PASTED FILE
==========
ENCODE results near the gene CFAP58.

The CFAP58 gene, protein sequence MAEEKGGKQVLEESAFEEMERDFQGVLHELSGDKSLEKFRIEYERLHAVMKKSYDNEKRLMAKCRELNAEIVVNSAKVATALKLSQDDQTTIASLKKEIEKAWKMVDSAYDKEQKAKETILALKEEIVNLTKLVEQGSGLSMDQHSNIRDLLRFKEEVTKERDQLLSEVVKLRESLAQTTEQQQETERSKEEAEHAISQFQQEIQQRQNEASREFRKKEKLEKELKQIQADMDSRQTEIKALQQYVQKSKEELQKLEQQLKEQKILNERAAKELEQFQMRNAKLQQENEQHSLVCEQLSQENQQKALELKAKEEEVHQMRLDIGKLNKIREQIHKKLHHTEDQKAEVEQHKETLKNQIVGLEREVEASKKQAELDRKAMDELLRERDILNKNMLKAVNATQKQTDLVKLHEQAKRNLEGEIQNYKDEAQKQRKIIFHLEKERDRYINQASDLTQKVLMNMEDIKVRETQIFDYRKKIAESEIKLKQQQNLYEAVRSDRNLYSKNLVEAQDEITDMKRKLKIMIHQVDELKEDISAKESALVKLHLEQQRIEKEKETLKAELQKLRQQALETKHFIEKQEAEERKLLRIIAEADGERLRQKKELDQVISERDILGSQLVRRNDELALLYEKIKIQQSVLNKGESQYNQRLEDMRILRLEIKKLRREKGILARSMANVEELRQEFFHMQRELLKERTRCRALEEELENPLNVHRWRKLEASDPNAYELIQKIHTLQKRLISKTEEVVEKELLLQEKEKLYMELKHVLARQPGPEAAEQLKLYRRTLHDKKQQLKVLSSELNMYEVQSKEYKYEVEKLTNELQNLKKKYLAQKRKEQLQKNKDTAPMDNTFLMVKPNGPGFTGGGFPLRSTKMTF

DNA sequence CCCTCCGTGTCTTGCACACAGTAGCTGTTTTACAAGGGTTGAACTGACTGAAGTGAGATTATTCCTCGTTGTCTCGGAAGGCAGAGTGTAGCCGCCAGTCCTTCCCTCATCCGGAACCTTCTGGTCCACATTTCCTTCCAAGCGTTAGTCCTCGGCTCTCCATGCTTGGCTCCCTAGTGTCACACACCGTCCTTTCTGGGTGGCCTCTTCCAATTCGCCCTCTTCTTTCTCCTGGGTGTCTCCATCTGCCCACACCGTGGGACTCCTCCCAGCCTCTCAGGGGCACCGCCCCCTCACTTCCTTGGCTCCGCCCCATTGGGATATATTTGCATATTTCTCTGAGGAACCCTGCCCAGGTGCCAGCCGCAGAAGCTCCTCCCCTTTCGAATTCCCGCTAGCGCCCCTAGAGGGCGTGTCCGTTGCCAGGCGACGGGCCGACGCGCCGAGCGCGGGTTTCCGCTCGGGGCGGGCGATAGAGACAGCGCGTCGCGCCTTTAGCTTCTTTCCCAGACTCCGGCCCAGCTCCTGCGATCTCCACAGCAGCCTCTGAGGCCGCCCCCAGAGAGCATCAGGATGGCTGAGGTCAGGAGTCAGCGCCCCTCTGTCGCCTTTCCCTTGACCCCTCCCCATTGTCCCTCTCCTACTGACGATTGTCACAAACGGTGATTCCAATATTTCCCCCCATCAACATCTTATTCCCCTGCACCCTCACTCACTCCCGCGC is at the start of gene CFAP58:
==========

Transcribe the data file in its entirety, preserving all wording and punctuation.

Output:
ENCODE results near the gene CFAP58.

The CFAP58 gene, protein sequence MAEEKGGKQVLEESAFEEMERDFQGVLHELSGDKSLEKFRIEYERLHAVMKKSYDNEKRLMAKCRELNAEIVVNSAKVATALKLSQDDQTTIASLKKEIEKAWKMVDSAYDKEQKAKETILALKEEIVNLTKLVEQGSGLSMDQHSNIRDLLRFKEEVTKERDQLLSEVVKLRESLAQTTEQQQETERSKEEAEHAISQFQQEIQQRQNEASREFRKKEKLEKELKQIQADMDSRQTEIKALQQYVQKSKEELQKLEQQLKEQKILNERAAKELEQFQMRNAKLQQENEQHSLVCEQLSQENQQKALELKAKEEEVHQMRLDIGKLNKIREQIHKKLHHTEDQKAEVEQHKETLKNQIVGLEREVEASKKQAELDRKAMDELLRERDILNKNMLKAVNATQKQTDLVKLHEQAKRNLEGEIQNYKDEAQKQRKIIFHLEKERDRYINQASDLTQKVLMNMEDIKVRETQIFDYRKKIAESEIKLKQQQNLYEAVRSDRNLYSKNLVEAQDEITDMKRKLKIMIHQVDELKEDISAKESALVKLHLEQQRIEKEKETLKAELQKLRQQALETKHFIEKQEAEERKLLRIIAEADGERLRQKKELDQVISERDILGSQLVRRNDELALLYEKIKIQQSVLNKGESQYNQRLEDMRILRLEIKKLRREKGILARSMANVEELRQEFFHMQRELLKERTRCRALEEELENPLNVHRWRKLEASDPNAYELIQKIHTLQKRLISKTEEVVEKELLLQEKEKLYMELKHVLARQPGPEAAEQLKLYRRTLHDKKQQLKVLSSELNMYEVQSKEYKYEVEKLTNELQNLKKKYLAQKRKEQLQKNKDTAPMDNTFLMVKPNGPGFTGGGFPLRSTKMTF

DNA sequence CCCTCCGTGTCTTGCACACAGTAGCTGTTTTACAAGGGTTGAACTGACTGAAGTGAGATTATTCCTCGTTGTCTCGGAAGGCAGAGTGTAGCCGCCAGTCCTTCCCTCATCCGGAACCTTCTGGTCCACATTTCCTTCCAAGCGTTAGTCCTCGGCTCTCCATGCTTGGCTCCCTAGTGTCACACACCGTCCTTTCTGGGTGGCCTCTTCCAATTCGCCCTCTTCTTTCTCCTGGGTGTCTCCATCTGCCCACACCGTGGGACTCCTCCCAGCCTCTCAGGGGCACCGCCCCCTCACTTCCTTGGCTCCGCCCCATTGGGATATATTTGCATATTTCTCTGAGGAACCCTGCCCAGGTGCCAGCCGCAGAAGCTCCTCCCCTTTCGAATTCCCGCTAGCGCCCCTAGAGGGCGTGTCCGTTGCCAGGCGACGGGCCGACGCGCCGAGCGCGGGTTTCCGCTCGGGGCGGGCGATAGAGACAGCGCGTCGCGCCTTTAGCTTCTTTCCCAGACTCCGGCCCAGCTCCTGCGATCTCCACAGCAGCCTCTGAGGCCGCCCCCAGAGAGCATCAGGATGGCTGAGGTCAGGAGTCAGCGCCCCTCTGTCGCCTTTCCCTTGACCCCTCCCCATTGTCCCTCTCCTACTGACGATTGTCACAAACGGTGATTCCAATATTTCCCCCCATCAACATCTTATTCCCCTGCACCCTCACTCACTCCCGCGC is at the start of gene CFAP58: